Suddenly Ursula found a queer awareness existed between herself and her class-mistress, Miss Inger. The latter was a rather beautiful woman of twenty-eight, a fearless-seeming, clean type of modern girl whose very independence betrays her sorrow. She was clever, and expert in what she did, accurate, quick, commanding.

To Ursula she had always given pleasure, because of her clear, decided, yet graceful appearance. She carried her head high, a little thrown back, and Ursula thought there was a look of nobility in the way she twisted her smooth brown hair upon her head. She always wore clean, attractive, well-fitting blouses, and a well-made skirt. Everything about her was so well-ordered, betraying a fine, clear spirit, that it was a pleasure to sit in her class.

Her voice was just as ringing and clear, and with unwavering, finely-touched modulation. Her eyes were blue, clear, proud, she gave one altogether the sense of a fine-mettled, scrupulously groomed person, and of an unyielding mind. Yet there was an infinite poignancy about her, a great pathos in her lonely, proudly closed mouth.

It was after Skrebensky had gone that there sprang up between the mistress and the girl that strange awareness, then the unspoken intimacy that sometimes connects two people who may never even make each other’s acquaintance. Before, they had always been good friends, in the undistinguished way of the class-room, with the professional relationship of mistress and scholar always present. Now, however, another thing came to pass. When they were in the room together, they were aware of each other, almost to the exclusion of everything else. Winifred Inger felt a hot delight in the lessons when Ursula was present, Ursula felt her whole life begin when Miss Inger came into the room. Then, with the beloved, subtly-intimate teacher present, the girl sat as within the rays of some enrichening sun, whose intoxicating heat poured straight into her veins.

The state of bliss, when Miss Inger was present, was supreme in the girl, but always eager, eager. As she went home, Ursula dreamed of the schoolmistress, made infinite dreams of things she could give her, of how she might make the elder woman adore her.

Miss Inger was a Bachelor of Arts, who had studied at Newnham. She was a clergyman’s daughter, of good family. But what Ursula adored so much was her fine, upright, athletic bearing, and her indomitably proud nature. She was proud and free as a man, yet exquisite as a woman.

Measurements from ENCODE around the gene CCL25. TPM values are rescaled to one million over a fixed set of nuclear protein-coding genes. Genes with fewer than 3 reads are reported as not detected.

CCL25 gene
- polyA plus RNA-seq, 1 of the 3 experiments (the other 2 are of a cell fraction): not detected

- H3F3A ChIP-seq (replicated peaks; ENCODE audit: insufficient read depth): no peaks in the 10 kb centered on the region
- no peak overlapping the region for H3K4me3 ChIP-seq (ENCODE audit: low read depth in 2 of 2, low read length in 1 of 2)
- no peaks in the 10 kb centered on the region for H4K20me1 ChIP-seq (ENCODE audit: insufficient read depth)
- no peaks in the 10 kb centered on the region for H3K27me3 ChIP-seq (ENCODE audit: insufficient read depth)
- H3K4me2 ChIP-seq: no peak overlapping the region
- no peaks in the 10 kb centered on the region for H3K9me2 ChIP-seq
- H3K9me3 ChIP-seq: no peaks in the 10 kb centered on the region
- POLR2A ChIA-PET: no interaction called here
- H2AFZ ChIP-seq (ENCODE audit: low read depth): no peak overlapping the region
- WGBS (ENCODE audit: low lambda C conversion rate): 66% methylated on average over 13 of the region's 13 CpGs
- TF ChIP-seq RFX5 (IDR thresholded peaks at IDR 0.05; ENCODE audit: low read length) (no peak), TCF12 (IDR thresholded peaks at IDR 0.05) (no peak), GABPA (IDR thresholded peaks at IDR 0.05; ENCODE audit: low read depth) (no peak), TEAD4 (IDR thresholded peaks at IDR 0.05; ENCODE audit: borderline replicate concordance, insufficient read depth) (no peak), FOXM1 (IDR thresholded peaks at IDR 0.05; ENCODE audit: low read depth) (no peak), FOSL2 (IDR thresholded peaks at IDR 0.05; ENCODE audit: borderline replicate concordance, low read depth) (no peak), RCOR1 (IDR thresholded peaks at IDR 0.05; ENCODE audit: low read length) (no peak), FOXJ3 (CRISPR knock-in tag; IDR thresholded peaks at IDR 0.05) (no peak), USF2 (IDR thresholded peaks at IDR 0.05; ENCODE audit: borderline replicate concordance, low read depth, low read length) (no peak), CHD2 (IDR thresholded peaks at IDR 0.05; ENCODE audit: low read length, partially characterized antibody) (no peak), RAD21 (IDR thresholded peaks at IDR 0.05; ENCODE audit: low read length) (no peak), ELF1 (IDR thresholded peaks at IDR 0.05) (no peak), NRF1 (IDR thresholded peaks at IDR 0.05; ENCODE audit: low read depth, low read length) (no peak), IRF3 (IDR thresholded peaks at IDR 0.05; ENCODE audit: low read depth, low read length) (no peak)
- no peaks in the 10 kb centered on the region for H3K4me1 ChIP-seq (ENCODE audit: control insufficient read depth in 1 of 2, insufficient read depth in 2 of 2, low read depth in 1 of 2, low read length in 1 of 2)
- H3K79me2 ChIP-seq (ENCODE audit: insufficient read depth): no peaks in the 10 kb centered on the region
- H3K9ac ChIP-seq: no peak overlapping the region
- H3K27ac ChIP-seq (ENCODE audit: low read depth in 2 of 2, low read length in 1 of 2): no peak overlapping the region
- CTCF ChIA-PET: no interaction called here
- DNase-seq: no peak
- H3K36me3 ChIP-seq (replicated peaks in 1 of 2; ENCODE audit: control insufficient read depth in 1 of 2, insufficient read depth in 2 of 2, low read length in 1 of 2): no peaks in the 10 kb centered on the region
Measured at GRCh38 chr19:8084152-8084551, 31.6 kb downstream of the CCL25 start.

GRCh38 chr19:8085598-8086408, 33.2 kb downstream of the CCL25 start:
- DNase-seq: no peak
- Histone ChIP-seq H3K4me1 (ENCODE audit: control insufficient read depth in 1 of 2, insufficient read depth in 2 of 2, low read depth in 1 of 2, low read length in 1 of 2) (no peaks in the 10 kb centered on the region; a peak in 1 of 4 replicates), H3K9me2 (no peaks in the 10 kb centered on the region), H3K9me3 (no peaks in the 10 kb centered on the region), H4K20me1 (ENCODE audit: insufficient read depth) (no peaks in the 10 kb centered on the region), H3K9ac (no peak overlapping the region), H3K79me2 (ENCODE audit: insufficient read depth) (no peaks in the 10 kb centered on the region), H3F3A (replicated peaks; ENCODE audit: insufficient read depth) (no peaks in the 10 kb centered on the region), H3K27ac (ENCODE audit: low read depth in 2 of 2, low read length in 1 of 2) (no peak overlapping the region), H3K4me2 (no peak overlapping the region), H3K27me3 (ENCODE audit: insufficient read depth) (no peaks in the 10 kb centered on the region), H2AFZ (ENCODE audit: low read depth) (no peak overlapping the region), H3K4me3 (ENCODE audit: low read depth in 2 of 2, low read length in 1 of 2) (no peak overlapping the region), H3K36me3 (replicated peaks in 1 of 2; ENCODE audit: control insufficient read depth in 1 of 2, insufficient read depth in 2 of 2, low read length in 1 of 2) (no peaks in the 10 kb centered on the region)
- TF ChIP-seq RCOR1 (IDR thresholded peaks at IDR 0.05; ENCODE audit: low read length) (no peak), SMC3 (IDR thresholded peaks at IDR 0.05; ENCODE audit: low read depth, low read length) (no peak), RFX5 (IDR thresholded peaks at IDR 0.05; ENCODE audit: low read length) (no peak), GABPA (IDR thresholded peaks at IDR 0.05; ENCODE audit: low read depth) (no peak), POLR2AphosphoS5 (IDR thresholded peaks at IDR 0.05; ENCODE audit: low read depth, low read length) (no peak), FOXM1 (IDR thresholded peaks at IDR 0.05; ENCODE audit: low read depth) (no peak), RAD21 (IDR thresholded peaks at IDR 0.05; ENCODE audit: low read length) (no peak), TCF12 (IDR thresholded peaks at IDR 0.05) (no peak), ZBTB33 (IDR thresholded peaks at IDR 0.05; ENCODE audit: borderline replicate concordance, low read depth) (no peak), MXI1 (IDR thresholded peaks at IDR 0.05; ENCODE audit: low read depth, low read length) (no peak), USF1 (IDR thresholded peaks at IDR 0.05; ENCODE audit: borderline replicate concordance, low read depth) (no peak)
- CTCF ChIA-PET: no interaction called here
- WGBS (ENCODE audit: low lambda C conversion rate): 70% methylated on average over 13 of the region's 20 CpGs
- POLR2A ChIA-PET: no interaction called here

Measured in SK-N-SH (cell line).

The girl’s heart burned in her breast as she set off for school in the morning. So eager was her breast, so glad her feet, to travel towards the beloved. Ah, Miss Inger, how straight and fine was her back, how strong her loins, how calm and free her limbs!

Ursula craved ceaselessly to know if Miss Inger cared for her. As yet no definite sign had been passed between the two. Yet surely, surely Miss Inger loved her too, was fond of her, liked her at least more than the rest of the scholars in the class. Yet she was never certain. It might be that Miss Inger cared nothing for her. And yet, and yet, with blazing heart, Ursula felt that if only she could speak to her, touch her, she would know.

The summer term came, and with it the swimming class. Miss Inger was to take the swimming class. Then Ursula trembled and was dazed with passion. Her hopes were soon to be realised. She would see Miss Inger in her bathing dress.

The day came. In the great bath the water was glimmering pale emerald green, a lovely, glimmering mass of colour within the whitish marble-like confines. Overhead the light fell softly and the great green body of pure water moved under it as someone dived from the side.

Ursula, trembling, hardly able to contain herself, pulled off her clothes, put on her tight bathing-suit, and opened the door of her cabin. Two girls were in the water. The mistress had not appeared. She waited. A door opened. Miss Inger came out, dressed in a rust-red tunic like a Greek girl’s, tied round the waist,

  By PanEris using Melati.

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